Where have you been? Where are you going? And why?
I just returned from the Final Four in Atlanta. At times I forgot there was even a game being played. Our tickets happened to be in the NCAA coach’s section. Tom Izzo, Michigan State’s head basketball coach was about 10 rows back. Two rows behind him was Doc Rivers (former NBA player and coach). Also sitting quite close to me was Bo Ryan (Wisconsin), John Calipari (Memphis), and Steve Alford. Tim Robbins, a diehard UCLA supporter, sat within speaking distance. Last but not least was Jim Boeheim (Syracuse) and his wife Juli, who sat three seats to my right. Honestly, I’m not sure who’s more of a celebrity between the two of them.
During timeouts, I found myself quite star-struck, standing up to scan the rows of faces all around me, looking for the next famous smile. It really was almost as fun as watching basketball. As I was caught up in the hoops hysteria, a C.S. Lewis quotation flashed across my mind.
There are no ordinary people. You have never talked to a mere mortal. Nations, cultures, arts, civilizations–these are mortal, and their life is to ours as the life of a gnat. But it is immortals whom we joke with, work with, marry, snub, and exploit–immortal horrors or everlasting splendours. This does not mean that we are to be perpetually solemn. We must play. But our merriment must be of the kind (and it is, in fact, the merriest kind) which exists between people who have, from the outset, taken each other seriously–no flippancy, no superiority, no presumption. And our charity must be real and costly love, with deep feeling for the sins in spite of which we love the sinners–no mere tolerance, or indulgence which parodies love as flippancy parodies merriment. Next to the Blessed Sacrament itself, your neighbor is the holiest object presented to your senses. If he is your Christian neighbour, he is holy in almost the same way, for in him also Christ vere latitat, the glorifier and the glorified, Glory Himself, is truly hidden.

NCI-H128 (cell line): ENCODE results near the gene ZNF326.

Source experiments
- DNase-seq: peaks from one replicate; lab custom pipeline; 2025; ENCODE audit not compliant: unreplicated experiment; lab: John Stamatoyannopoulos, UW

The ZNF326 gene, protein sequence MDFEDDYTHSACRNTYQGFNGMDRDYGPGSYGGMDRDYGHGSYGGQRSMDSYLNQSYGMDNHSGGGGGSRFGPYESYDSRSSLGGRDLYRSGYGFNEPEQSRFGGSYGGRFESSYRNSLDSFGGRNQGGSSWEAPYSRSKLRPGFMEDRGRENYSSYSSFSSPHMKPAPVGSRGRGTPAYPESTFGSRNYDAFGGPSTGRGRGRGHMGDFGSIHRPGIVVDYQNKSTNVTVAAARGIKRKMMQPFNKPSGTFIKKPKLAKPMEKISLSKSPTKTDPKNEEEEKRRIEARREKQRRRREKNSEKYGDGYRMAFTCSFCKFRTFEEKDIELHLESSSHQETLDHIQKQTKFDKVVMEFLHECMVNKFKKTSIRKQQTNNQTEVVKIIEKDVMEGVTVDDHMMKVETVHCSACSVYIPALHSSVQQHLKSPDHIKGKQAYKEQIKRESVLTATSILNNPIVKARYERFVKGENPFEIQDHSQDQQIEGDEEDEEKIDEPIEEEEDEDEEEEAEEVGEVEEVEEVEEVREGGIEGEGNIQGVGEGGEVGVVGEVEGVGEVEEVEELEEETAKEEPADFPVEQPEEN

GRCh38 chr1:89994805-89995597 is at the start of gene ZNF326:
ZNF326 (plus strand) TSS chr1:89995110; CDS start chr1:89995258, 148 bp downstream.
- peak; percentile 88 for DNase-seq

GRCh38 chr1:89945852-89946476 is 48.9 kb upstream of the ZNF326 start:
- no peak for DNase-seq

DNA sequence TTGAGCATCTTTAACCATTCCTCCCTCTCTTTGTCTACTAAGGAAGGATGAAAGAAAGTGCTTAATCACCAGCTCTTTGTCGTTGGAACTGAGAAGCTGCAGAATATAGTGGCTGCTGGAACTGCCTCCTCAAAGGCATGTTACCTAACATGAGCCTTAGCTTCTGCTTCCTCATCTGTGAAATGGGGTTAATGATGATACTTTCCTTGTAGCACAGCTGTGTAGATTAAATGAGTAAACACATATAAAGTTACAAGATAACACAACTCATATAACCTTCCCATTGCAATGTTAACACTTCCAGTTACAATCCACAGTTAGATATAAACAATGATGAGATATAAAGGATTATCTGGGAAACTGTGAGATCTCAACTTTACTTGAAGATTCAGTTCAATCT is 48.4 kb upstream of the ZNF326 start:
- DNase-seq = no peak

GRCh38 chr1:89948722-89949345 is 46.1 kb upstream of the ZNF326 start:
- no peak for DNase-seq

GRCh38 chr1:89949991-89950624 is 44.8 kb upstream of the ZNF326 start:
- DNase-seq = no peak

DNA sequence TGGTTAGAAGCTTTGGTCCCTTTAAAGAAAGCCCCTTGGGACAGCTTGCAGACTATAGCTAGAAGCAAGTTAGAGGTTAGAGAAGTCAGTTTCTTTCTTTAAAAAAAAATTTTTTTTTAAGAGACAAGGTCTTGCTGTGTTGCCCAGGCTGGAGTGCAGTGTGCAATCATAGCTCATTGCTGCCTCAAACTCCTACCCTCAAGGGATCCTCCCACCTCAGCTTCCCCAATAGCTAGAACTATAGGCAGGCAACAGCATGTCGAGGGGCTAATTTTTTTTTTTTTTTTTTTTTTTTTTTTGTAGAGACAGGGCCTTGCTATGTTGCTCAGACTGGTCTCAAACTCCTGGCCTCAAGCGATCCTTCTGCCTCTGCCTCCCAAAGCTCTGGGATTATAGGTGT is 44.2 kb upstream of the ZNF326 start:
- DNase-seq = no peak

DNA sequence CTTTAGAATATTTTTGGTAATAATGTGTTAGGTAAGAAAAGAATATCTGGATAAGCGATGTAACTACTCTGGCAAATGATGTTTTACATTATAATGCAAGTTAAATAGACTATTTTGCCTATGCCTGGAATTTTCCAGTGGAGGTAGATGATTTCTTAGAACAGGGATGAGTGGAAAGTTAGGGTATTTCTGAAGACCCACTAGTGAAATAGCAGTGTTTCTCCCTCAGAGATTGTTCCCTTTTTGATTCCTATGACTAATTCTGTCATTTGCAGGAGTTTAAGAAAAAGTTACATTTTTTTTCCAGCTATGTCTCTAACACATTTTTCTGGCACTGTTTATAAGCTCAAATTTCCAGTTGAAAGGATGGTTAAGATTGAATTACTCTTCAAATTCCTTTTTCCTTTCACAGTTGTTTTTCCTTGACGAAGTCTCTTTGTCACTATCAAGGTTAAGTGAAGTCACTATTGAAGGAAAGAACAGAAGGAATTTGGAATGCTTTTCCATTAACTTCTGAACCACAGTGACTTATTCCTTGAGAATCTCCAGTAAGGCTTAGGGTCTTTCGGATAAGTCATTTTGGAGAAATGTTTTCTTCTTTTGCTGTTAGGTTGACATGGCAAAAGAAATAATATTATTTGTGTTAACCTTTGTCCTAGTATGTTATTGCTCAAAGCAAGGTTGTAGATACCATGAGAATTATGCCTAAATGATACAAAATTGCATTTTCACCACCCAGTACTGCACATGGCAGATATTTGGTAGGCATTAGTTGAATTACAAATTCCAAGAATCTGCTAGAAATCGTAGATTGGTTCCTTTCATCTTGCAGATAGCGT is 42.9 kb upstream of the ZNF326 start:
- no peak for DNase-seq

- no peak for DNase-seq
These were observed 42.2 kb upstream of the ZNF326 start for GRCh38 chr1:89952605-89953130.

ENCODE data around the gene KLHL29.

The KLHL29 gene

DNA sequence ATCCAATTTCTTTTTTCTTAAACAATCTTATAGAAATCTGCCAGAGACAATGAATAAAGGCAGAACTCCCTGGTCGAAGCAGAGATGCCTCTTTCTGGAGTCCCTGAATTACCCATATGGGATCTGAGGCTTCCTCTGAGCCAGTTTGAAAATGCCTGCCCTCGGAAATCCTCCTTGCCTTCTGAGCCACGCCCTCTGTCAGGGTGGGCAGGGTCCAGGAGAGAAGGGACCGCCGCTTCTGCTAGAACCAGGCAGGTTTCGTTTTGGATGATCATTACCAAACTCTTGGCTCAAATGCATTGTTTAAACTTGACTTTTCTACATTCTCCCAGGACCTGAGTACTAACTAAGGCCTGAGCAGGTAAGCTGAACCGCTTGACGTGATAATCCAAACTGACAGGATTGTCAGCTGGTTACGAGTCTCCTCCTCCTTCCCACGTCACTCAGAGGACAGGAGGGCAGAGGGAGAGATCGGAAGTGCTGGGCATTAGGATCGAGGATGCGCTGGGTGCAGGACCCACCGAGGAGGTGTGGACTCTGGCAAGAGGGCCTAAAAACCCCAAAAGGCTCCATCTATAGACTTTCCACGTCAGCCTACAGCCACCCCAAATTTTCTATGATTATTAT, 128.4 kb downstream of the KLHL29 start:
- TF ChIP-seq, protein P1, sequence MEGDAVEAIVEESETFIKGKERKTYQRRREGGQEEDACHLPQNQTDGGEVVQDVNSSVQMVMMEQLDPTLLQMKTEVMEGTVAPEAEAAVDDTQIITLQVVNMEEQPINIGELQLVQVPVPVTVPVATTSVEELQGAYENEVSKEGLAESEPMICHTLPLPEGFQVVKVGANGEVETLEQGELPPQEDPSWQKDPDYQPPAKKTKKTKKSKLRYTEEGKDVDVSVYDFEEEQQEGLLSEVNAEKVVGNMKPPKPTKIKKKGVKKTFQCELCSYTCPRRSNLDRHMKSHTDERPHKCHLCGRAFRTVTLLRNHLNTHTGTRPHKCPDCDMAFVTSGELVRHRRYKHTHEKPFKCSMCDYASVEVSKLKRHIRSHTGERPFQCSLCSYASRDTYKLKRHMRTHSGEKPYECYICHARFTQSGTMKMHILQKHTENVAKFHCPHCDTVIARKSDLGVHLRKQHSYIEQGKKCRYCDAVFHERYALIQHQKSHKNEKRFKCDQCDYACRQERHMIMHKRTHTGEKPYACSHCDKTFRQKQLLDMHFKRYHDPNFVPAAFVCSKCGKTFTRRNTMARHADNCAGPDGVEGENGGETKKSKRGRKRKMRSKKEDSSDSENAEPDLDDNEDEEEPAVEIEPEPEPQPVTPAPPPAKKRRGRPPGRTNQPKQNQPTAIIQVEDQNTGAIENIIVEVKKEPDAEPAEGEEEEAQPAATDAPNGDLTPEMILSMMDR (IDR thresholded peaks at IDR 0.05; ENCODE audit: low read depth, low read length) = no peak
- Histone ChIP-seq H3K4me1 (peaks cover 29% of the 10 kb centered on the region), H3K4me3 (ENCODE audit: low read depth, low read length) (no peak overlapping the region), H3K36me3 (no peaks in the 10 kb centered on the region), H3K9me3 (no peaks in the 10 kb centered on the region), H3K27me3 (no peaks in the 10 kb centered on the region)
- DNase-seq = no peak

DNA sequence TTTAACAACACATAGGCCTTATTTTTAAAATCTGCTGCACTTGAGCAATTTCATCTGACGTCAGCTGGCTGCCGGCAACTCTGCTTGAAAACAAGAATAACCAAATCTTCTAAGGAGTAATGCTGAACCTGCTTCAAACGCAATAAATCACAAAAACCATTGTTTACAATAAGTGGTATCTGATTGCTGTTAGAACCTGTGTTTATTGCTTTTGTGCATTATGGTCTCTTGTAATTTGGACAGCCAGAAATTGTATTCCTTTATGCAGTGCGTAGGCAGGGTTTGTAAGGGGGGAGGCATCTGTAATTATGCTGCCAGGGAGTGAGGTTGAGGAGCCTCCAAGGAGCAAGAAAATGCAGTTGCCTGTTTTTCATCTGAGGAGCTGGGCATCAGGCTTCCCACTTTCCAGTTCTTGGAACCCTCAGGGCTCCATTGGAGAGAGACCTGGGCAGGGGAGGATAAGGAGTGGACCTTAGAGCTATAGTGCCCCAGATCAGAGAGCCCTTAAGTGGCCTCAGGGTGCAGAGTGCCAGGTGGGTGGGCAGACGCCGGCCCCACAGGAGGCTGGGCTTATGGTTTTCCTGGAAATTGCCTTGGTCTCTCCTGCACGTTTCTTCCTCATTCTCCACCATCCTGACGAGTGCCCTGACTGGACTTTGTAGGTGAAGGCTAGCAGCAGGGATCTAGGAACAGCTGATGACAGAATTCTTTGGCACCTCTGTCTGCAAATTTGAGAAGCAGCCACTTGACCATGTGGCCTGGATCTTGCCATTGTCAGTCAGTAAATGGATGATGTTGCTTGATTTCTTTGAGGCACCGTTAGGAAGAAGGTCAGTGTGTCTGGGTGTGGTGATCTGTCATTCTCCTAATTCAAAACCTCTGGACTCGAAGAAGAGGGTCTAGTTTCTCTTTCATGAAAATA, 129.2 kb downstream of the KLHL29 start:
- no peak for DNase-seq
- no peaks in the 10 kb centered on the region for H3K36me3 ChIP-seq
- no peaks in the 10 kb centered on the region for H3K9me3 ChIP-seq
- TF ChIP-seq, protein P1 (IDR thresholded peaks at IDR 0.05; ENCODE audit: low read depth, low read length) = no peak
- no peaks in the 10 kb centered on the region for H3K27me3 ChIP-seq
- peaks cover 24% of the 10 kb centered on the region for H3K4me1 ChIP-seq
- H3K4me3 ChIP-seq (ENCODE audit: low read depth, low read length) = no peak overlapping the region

There are no ordinary people. If we were to really see deep inside the soul of the man who takes our money at the concession stand or the girl with the yellow “Event Staff” jacket who stands to check my ticket, we would be tempted to worship. They are made in the image of God. We already worship people, but only certain ones. The people listed in the beginning are worshiped by ESPN viewers on a weekly basis, especially from the months of October to March. It’s madness, not March, but the power we give people. I was star-struck, but it both lessened and increased as I talked to the man next to me. Steve is in the barbeque business and he likes to ride motorcycles. He hopes Florida will win the national title (please pray for him). I realized C.S. Lewis is right, and it should affect the way I view, judge, and dismiss people.
Kristi McLelland sat four rows behind me. You probably don’t know her. Neither did 55,000 others at the Georgia Dome Saturday night. But if they did, they would have pointed at her with greater excitement than I looked at Jim Boeheim, Tom Izzo, and John Calipari. Kristi writes and disciples. She is a woman in whom the Spirit of God dwells. She knows the Word deeply and affects the lives of many people in her church. God uses her mightily and she reflects his image fiercely.
I had tickets to Monday’s championship game, but I can’t make it. Instead I am going to listen to the stories of some of my friends. Our time may not be broadcasted on CBS, but I will be in the midst of glorious immortals. Together we will journey, to enter into each other’s “immortal horrors” and “everlasting splendors,” hoping to find and see God better. And, hard as it might be to grasp, it will surpass experiencing One Shining Moment.